Theme park building boom hits the skids in smaller Chinese markets
Wei Jiushan spends his day in a fantasy land, surrounded by rides, arcades, souvenir shops, bungee-jumping towers that look like six-story-high banyan trees and a small village of mushroom-shaped houses.
But he barely notices all of that. After all, he has his corn to harvest.
A gruff, 52-year-old security guard, Wei says he’s been working at the Dragon Fantasy amusement park for three years. The problem is that the park, a 165-acre development in Tangshan City about two hours’ drive from Beijing, has no people. Developers began building it in 2011, opened one section for a few months in 2013, and then closed it again for lack of visitors and funding.
So he grows a few rows of corn, two dozen stalks at most, in a grassy island among shuttered ticketing offices and merchandise shops by the park’s front gate.
“They don’t allow me to grow corn, but I have nothing else to do,” he said, holding an ear up for inspection. “The corn isn’t even growing well, because the land’s no good. Look, it has worms in it.”
The park has all the hallmarks of a white elephant with dismal prospects, in surprising contrast to what’s going on in major Chinese cities such as Shanghai, Beijing and Guangzhou. That’s where heavyweights such as Walt Disney Co. and Universal Studios are building multibillion-dollar parks, betting on huge growth in the industry.
Analysts say that the China theme park market is worth $3.3 billion and will probably hit $4.8 billion by 2020 as the country’s consumer class continues to grow. A forecast by Los Angeles engineering firm AECOM, a contractor on many projects, even predicts the number of parkgoers in China will surpass that in the U.S. by 2020.
But outside of major tourist hubs, the parks boom has been less of a thrill ride. Many of the country’s estimated 850 parks developed by cities and smaller companies have struggled to attract thrill-seeking customers.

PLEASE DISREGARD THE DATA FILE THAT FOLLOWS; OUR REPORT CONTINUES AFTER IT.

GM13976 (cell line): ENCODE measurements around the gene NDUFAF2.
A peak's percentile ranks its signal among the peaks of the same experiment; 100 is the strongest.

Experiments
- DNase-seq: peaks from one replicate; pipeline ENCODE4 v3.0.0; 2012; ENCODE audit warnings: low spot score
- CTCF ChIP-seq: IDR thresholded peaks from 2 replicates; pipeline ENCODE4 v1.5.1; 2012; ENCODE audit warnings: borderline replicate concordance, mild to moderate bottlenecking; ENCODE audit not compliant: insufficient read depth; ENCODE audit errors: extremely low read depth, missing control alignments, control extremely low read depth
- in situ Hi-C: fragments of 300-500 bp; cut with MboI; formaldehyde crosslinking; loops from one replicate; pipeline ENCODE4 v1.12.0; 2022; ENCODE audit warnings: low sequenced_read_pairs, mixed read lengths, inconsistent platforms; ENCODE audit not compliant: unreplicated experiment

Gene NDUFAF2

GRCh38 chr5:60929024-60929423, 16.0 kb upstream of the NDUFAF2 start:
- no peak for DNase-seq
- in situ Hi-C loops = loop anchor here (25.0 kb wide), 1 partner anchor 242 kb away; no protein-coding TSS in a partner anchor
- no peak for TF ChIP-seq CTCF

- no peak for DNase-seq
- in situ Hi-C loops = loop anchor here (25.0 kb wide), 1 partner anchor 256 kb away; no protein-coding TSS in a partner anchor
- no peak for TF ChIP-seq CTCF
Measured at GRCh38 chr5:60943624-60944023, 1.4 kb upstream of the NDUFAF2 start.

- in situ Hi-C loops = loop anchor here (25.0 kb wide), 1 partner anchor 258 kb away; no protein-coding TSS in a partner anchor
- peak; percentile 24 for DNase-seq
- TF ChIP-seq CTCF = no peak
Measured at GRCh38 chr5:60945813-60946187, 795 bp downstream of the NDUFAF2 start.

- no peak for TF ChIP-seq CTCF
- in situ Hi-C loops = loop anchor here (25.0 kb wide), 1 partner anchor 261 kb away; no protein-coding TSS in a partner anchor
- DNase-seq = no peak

“They have these build-it-and-they-will come strategies — and then the people don’t come,” said Jeffrey Towson, a professor of investment at Peking University.
Dennis Speigel, president of International Theme Park Services in Cincinnati, pegs much of the problem on China’s economy, which is no longer growing at the breakneck pace of years past. The issue was highlighted by the August devaluation of the yuan.
“We’re already seeing a slowdown with the emerging middle class starting to hold back and not spending as much as they used to,” he said.
The Dragon Fantasy park, in Tangshan’s Fengnan district, an eerily uninhabited sprawl of brand-new apartment blocks and freshly paved roads a few miles from the central city, also underscores the challenges that China faces as it attempts to shed its export- and investment-based economic model to one based on consumption.
Tangshan is best known in China for being the site of an earthquake in 1976 that killed more than 250,000 people. In the following decades, the city developed into an industrial powerhouse, its factories churning out heavy machinery, chemicals, textiles, cement and steel.
Yet China’s appetite for raw materials is declining, and Tangshan officials have tried to transform the city into a tourism destination. A 2014 post on the Tangshan government’s website said that a state-backed company, Tangshan City Fengnan City Construction Investment Co., built Dragon Fantasy with a $235-million investment. It added that the park would create 800 jobs and bring in $88 million of annual revenue.